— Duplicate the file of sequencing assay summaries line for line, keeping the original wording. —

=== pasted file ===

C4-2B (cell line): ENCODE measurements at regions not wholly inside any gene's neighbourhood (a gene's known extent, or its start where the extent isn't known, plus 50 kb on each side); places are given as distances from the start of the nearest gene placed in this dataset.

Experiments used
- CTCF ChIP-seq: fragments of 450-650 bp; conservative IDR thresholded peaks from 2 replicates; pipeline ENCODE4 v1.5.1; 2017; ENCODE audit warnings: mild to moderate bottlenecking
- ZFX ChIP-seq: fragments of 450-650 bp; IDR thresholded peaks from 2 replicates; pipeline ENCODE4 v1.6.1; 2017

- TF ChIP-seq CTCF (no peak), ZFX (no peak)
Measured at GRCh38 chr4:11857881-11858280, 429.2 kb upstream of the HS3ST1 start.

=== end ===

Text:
C4-2B (cell line): ENCODE measurements at regions not wholly inside any gene's neighbourhood (a gene's known extent, or its start where the extent isn't known, plus 50 kb on each side); places are given as distances from the start of the nearest gene placed in this dataset.

Experiments used
- CTCF ChIP-seq: fragments of 450-650 bp; conservative IDR thresholded peaks from 2 replicates; pipeline ENCODE4 v1.5.1; 2017; ENCODE audit warnings: mild to moderate bottlenecking
- ZFX ChIP-seq: fragments of 450-650 bp; IDR thresholded peaks from 2 replicates; pipeline ENCODE4 v1.6.1; 2017

- TF ChIP-seq CTCF (no peak), ZFX (no peak)
Measured at GRCh38 chr4:11857881-11858280, 429.2 kb upstream of the HS3ST1 start.